Don Pullen's Ups and Downs
Joe Pierre | Los Angeles, CA United States | 02/22/2004
(5 out of 5 stars)
"Don Pullen recorded two trio dates -- this album and "New Beginnings" -- both of which were recorded on Blue Note and now are out of print following his untimely death. This is a shame, because Pullen's music was great stuff, and his playing really shined in his trio outings. "Random Abstract" was the second of the two trio dates, recorded in 1990 with accompaniests James Genus (bass) and Lewis Nash (drums) -- both novices compared to Gary Peacock and Tony Williams, assembled for the "New Beginnings" in 1989. But this doesn't detract from the music one bit, and if anything just puts Pullen a little bit more in the limelight. The album starts with "Andre's Ups and Downs" -- aptly named since Pullen starts with a vamp that soon escalates into his trademark rolling runs up and down the keyboard. "Indio Gitano" starts out as more of a ballad, but also builds into characteristic Pullen treatment. However, both "The Dancer" and "Ode to Life" are genuine straight ahead ballads -- the latter a haunting, elegiac solo piece to finish out the album (and one that he later reworked with his African Brazilian Connection). "Endangered Species: African American Youth" is the most outside piece, with a recurrent percussive attack theme and lots of Cecil Taylor-like frenzied romps. The album tracks are:1. Andre's Ups and Downs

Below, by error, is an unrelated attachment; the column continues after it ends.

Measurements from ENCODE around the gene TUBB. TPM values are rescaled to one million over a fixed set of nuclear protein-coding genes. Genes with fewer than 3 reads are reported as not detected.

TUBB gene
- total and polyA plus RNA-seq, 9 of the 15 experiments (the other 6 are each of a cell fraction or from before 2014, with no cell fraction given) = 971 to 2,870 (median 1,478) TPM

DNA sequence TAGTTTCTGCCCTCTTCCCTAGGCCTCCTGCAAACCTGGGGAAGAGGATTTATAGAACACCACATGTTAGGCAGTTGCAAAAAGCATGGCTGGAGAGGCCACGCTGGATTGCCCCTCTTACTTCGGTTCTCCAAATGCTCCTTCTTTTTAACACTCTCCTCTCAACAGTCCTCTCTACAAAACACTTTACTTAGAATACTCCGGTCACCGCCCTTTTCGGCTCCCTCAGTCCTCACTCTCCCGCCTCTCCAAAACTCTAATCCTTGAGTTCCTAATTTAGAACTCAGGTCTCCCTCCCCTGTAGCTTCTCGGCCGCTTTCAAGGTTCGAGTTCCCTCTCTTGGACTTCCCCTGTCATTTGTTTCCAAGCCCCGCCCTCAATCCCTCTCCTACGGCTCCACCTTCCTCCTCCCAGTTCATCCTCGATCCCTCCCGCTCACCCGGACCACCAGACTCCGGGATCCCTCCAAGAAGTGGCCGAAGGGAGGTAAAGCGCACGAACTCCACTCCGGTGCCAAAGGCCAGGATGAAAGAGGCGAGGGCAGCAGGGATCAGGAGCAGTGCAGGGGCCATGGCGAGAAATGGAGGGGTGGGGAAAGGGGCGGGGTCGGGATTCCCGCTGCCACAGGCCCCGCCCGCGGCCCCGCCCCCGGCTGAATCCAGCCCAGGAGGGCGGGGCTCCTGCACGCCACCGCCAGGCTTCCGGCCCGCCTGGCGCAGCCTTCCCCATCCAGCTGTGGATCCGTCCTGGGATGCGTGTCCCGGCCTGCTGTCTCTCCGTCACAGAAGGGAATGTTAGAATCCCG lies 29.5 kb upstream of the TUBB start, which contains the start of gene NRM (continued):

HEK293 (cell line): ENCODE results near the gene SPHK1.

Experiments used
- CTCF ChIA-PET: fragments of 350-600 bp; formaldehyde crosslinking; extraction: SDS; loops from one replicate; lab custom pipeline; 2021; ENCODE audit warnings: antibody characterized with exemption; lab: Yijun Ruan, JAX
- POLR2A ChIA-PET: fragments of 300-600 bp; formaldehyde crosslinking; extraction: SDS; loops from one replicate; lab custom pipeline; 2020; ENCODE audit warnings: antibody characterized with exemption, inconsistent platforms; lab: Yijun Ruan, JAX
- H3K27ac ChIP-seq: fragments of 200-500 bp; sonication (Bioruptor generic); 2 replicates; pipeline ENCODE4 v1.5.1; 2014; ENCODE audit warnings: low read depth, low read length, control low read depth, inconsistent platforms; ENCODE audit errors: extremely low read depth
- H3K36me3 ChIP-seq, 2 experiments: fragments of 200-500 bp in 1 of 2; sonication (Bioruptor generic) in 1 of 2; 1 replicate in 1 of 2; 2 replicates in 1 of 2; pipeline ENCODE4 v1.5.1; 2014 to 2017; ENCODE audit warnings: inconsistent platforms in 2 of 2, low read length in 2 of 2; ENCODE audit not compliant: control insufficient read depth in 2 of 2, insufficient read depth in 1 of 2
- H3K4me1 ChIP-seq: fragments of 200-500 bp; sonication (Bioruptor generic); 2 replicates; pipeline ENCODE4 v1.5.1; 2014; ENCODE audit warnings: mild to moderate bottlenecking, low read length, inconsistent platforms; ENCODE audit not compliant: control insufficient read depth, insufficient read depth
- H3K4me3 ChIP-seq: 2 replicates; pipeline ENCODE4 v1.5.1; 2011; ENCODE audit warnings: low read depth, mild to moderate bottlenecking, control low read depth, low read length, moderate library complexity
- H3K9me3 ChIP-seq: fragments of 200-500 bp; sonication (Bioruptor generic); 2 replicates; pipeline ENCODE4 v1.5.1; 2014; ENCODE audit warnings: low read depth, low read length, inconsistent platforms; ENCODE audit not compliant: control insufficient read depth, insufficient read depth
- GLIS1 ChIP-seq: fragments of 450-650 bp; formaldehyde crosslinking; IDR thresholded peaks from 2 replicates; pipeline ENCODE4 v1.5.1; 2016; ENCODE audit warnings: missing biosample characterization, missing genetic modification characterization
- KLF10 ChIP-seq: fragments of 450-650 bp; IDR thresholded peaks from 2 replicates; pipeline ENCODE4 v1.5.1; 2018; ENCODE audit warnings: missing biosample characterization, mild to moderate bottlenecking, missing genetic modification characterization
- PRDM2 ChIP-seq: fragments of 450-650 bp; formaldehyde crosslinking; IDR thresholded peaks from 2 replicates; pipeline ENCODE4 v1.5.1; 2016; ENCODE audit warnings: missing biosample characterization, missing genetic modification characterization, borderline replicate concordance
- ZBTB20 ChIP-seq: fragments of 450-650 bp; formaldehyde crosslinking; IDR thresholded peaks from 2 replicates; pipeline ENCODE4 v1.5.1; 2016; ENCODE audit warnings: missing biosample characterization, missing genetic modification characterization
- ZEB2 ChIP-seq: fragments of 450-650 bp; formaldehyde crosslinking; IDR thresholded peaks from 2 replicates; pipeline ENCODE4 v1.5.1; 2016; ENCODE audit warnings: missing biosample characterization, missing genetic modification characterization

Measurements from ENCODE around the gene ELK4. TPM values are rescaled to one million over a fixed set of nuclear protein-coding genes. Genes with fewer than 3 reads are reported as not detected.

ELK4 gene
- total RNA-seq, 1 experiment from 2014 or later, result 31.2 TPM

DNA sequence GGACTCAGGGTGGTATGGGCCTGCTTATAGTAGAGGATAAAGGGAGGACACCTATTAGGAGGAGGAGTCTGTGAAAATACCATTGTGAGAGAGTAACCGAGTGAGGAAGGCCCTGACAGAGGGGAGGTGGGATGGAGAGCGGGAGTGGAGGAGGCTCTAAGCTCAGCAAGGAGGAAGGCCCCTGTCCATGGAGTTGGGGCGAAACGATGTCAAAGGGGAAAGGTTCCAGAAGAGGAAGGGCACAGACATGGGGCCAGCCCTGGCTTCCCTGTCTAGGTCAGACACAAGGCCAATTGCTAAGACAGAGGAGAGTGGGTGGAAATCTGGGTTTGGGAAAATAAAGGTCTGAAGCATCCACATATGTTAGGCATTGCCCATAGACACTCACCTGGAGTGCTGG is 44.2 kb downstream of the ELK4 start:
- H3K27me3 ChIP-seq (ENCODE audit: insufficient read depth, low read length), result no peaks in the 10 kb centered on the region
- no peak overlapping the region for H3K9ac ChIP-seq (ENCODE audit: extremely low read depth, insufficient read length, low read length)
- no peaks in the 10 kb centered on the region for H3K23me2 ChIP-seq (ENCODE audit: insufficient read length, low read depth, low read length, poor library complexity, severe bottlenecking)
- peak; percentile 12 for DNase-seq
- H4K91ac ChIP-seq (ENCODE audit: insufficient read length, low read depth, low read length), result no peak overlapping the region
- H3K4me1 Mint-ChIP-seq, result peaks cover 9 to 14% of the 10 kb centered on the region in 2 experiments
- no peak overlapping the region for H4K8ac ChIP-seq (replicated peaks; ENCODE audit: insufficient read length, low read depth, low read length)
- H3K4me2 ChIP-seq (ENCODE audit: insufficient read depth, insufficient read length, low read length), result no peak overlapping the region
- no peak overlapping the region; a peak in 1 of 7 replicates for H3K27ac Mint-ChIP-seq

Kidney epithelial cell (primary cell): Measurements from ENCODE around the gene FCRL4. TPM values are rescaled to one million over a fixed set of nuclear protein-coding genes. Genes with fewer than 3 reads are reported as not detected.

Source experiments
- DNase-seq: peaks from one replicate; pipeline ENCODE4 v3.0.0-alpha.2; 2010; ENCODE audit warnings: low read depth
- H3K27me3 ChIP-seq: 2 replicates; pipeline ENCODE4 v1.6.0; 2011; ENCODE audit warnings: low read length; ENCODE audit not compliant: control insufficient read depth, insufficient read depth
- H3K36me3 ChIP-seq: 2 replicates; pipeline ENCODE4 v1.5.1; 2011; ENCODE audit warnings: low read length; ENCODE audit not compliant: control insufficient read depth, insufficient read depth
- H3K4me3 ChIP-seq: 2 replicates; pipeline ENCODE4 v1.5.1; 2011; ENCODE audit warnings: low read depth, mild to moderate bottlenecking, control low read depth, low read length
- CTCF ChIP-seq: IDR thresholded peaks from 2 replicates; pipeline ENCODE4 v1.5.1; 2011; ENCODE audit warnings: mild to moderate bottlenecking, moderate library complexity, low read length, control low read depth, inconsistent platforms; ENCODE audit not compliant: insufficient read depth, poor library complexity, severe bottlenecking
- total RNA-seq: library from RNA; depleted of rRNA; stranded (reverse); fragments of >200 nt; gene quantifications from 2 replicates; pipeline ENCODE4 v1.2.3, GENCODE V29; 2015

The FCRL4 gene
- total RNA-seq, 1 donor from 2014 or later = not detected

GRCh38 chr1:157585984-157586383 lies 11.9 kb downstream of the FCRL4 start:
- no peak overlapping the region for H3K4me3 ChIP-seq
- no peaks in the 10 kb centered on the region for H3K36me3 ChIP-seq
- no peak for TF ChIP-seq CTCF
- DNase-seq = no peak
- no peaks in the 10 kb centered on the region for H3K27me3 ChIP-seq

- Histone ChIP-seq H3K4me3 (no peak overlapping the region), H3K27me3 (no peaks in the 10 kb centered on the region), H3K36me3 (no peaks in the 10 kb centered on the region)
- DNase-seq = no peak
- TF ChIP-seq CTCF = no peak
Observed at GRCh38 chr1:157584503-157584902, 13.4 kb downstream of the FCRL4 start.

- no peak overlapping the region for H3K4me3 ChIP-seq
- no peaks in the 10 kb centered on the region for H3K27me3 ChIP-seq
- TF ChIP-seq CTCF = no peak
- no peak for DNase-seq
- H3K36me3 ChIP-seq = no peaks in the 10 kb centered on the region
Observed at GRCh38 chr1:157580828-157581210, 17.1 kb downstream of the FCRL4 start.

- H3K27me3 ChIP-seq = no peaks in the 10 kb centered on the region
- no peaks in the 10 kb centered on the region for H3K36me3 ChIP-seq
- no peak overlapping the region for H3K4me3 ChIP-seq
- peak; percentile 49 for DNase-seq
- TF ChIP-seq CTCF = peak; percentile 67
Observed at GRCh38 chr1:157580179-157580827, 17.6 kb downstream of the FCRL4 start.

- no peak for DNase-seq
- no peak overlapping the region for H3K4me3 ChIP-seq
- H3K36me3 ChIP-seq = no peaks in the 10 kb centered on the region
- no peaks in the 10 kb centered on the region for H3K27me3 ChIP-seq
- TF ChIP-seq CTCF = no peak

2. Random Thoughts
3. Indio Gitano
4. Dancer (for Diane McIntyre)
5. African American Youth
6. 626 Fairfax
7. Ode to Life (for Maurice Quesnell) Once again, it is a shame that Pullen isn't among the living and that he is best known for his latter-day work with his African-Brazilian Connection, because he is at his best here and in "New Beginnings" in the trio format (and with the George Adams-Don Pullen quartet). These albums are highly recommended and worth finding."
Modern Jazz Piano Trio That Shines
Brian "Jazz Fan" J. B. | Kalamazoo, MI USA | 04/25/2004
(5 out of 5 stars)
"I love Don Pullen's inside/outside playing here, his melodicism, and percussive effects. He certainly wasn't a relic; he was contemporary and had his own style. For all adventurous jazz fans (I bet the Bad Plus crowd might like this and the new listeners coming from the punk to energy jazz people). Anyway, it is just terrific. Too bad Don Pullen is gone, but he left some fine music, including his work with Charles Mingus on Mingus Moves, Changes One and Changes Two. Pick it up when you can find it, the Mingus stuff is currently in stock. Thanks, Mr. Pullen, for making the music that lasts."